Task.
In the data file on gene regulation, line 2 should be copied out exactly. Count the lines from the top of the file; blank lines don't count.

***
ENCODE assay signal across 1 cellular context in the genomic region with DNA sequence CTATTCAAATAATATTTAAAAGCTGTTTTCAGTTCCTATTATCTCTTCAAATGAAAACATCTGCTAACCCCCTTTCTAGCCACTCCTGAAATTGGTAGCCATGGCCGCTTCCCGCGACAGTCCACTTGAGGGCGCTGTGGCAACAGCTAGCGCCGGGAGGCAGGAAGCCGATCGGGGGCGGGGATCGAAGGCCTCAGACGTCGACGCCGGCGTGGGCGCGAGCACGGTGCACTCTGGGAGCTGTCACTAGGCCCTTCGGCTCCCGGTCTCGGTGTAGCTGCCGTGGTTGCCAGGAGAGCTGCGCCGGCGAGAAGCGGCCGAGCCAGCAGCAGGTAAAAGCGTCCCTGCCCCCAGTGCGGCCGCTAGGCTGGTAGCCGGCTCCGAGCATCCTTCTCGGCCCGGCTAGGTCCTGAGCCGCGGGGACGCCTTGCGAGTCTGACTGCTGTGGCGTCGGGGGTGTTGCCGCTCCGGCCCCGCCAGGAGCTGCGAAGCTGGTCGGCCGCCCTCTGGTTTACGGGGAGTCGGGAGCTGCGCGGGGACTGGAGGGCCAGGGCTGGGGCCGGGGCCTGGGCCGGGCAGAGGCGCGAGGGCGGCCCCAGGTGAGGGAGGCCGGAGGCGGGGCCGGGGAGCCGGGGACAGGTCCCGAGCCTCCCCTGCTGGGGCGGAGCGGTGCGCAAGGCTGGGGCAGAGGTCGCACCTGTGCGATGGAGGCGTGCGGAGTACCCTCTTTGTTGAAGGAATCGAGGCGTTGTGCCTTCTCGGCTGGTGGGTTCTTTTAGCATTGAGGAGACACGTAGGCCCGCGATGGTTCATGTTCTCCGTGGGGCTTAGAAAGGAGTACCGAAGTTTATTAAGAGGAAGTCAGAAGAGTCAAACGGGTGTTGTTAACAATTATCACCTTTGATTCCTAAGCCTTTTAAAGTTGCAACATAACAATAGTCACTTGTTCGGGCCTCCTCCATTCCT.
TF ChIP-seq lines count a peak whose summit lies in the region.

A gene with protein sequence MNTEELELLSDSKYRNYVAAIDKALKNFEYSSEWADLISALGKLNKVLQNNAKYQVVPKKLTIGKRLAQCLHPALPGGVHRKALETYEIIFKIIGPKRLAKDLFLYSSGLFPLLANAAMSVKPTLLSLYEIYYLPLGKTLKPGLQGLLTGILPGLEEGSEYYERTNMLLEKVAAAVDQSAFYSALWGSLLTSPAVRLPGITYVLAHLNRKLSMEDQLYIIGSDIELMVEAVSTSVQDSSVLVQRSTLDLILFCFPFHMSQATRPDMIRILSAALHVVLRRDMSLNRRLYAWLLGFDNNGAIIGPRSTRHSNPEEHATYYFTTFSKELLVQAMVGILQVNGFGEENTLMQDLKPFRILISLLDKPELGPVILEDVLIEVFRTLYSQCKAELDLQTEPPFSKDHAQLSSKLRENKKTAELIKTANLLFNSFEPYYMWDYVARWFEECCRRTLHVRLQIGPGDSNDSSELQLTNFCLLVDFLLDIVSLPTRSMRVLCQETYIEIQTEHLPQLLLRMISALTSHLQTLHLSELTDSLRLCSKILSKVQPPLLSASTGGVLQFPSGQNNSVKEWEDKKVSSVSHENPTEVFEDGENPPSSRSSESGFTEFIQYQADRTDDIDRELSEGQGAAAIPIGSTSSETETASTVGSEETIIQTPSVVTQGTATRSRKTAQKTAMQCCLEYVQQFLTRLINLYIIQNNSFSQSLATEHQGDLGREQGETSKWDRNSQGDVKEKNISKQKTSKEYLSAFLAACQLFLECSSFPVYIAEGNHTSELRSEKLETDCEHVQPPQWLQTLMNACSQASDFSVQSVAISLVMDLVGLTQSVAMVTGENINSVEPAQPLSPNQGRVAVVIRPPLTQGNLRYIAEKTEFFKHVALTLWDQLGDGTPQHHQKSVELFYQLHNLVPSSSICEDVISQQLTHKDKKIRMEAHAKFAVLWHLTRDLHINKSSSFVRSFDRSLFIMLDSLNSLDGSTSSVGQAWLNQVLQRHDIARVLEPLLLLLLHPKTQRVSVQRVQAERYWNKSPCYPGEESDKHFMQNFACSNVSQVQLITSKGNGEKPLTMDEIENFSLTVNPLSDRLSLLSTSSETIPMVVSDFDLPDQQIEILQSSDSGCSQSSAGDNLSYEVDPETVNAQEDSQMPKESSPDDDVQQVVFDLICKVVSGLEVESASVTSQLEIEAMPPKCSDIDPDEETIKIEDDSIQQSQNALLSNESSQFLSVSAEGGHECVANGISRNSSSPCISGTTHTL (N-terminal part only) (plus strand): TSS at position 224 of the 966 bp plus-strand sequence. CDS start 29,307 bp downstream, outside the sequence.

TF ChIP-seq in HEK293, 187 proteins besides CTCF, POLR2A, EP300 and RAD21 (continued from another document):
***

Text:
TF ChIP-seq lines count a peak whose summit lies in the region.